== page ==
Alexa is giving us some information about the asylums of the time. It is both troubling and interesting at the same time. Thank you, Alexa, for sharing your research and your talents in writing.
Thank you, Janet, for allowing me this opportunity to present my newest novel, The Madness of Mr. Darcy, to your readers. This book takes place in 1832, more than twenty years after the events of Pride & Prejudice, and imagines what might have happened if Lydia and Wickham parted ways before Mr. Darcy could find them and force a marriage. The years have been hard on our hero, in no small part because of the loss of his true love, Elizabeth Bennet. The Madness of Mr. Darcy reunites them in the most unlikely of locations. Ramsey House is a private asylum for the unhinged genteel. Mr. Darcy finds himself there after committing an uncontrolled act of violence and nearly murdering a man.
“You have extensive lands, Mr. Darcy, I think.” Mr. Knightley said, continuing his offensive maneuvers.
“Yes. Pemberley is a large estate.”
“I have heard of it before. In whose hands do you trust it while here?”
“My cousin, Lord Matlock’s.”
“Then you have nothing to fear. Fitzwilliam already has too much to possibly require any more. Besides, is not his son your heir?” Darcy nodded to the earl in affirmation.
“I think your assets are in rather safe hands.”
“Is it common for relations to seize estates while their owners are…indisposed? One hears of such things, of course, but I admit to thinking such accounts more sensational than representative.”
“Such things do happen, though you are right – it is not common. Nevertheless, certain persons of influence have been pushing to codify into law the rights of those, like us, who find themselves incapable of handling their own affairs,” Mr. Knightley said, with a hint of bitterness in his voice. “It is a cause I should have liked to take up.”
By 1830s, when my book takes place, private asylums had a very bad public image. Before the 19th century there were no public asylums in England at all but the infamous Bedlam, more formally referred to as Bethlem Royal Hospital, which had been in operation in one form or the other since 1247. Over the centuries little progress was made in what we now call the mental health field. Lunatics (a technical term) were confined and restrained as needed to prevent harm to others. There was little notion of true treatment or attempt to cure. Bedlam couldn’t house all the madmen in Britain, and a prosperous industry developed out of the housing the mad in private homes. A private madhouse could hold anywhere from one or two lunatics to hundreds, and those who profited from them seldom had little interest in or knowledge of medicine. Healing these poor inmates would be bad for business, and there was no one to hold the owners of asylums accountable for their “treatments” but the families who had confined relations to their care.
I would be remiss if I didn’t pause to note that this is the same manner in which may contended with other inconvenient relations, like the mentally, developmentally, or physically challenged, such as Jane Austen’s brother George, who was sent to live with another family at a young age and seldom referred to.
The situation began to improve in many ways in the 18th century. Doctors became interested in actually treating madness as a disease, though it would not be until the 1845 Lunacy Act that inmates of asylums would be legally considered as patients. A few notorious cases of abuse mid-century led to the Madhouse Act of 1774, which required madhouses be licensed, inspected annually, and instituted fees for holding unregistered inmates. George III’s illness increased attention and interest in treating madness instead of just containing it, and a new breed of private asylums flourished, forsaking restraints and chains for moral therapy, which strove to rehabilitate the insane through country settings, labor, and reinforcement of routine. Despite reforms, public paranoia regarding private asylums continued to increase, and the 1808 County Asylums Act paved the way for the first public asylums in the countryside. Though abuse surely diminished in the private facilities, increased scrutiny revealed more, and a few sensational cases held a pretty tight grasp on the public’s imagination. The Madhouses Act of 1828 brought metropolitan asylums under the oversight of the new Commission in Lunacy, and an 1832 act further refined the legislation. The 1845 act gave the final death blow to the private asylum when it required every county to build a public asylum for paupers. Enormous institutional structures, designed to resemble country homes in all but their monstrous proportions, cropped up all over England, and the only private asylums left in business were those like my Ramsey House, catering to an elite clientele. New attempts to cure the insane led to new abuses, in some ways all the more horrific for being sanctioned by medical authority. Nevertheless, the significance of these early attempts to understand the mind and treat the mentally ill should not be underestimated. It was the birth of psychiatry. While Ramsey House is entirely the product of my imagination, I based it upon what we know of such institutions and tried to ground it in reality: a private madhouse flourishing at its pinnacle yet on the verge of extinction.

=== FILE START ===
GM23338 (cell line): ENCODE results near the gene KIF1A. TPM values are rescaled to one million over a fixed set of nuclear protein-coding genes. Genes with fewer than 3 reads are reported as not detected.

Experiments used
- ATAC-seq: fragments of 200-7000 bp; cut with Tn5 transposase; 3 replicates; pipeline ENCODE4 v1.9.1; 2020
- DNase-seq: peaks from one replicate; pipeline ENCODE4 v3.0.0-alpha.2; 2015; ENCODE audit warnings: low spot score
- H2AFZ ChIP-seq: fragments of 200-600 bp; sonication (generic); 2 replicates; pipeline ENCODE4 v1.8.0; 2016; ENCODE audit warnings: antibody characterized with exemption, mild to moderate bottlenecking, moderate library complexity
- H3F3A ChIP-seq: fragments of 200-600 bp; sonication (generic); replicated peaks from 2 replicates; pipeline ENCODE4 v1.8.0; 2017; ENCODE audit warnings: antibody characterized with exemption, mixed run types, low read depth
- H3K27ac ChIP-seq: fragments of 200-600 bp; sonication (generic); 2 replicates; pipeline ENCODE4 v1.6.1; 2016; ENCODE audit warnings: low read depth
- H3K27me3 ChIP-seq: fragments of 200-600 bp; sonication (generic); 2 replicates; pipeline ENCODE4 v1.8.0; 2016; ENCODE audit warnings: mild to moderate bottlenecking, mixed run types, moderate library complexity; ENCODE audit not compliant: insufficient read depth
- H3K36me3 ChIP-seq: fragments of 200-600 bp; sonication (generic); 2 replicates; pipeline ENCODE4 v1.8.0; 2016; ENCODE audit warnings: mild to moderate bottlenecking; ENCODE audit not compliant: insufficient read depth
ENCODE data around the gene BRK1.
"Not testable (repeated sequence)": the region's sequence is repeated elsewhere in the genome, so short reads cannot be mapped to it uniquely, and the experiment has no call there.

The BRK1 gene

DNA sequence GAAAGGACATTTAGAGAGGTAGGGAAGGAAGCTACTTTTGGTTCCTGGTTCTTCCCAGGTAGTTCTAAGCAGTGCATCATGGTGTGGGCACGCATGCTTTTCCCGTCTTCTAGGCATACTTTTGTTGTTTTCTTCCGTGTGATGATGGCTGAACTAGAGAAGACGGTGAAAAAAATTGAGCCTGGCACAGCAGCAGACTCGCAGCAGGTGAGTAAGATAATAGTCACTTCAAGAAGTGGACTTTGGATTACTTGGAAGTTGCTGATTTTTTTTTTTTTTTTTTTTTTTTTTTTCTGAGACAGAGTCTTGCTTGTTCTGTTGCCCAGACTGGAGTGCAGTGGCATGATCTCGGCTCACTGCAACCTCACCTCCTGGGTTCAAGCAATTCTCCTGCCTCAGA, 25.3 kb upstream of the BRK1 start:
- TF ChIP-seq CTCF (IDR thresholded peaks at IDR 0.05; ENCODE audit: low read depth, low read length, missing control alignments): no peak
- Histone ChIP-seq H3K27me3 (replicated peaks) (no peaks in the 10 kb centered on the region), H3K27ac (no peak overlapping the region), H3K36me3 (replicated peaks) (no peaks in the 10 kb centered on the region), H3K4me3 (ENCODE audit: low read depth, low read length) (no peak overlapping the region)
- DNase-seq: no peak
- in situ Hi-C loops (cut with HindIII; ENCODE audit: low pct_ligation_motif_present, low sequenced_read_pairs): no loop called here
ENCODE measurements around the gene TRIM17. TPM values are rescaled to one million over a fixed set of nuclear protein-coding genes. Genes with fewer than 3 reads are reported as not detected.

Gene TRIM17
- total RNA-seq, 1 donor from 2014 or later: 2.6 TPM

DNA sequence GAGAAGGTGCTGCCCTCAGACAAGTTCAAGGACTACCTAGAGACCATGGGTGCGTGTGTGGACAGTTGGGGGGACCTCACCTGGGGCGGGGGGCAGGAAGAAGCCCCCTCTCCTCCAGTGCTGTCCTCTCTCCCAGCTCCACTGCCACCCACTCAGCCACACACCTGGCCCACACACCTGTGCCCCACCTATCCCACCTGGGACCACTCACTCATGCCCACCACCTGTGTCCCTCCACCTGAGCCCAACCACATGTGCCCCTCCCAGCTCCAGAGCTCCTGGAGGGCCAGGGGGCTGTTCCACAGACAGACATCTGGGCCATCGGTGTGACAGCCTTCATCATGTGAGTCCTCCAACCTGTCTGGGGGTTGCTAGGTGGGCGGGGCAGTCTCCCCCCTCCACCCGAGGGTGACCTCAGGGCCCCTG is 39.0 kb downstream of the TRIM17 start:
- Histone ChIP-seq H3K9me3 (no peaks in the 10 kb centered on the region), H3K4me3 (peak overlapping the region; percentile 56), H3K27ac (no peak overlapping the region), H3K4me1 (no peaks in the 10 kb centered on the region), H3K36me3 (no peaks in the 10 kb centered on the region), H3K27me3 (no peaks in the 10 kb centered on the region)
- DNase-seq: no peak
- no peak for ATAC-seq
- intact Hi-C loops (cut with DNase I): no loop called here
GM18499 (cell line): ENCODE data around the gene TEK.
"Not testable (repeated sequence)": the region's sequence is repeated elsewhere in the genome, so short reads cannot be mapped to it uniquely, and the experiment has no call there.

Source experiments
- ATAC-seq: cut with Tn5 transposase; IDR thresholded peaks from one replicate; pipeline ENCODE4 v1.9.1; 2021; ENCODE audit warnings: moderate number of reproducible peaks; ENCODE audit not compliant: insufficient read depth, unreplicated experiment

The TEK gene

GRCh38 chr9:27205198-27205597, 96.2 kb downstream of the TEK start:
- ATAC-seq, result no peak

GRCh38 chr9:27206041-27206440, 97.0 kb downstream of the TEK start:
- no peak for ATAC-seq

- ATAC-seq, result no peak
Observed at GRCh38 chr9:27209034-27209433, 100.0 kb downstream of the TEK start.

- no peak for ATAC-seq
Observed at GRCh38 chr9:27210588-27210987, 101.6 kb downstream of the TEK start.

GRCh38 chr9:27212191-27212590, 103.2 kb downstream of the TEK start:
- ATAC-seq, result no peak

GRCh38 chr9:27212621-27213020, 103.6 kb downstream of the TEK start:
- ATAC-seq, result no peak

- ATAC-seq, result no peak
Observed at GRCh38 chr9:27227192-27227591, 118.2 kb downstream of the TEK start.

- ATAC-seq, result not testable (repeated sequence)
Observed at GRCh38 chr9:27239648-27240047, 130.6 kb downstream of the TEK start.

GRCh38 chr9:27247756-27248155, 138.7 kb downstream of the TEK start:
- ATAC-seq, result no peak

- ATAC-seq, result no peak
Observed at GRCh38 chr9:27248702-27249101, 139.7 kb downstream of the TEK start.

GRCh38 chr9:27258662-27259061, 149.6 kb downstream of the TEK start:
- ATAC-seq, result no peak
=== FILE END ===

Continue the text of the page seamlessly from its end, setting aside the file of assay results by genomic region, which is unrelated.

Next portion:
If you’re interested in learning more about my writing please visit me at alexaadams.blogspot.com. I am currently celebrating Halloween with a new Mansfield Park prequel entitled Becoming Mrs. Norris. Come join in the fun!
Thanks again, Janet. It’s been a pleasure.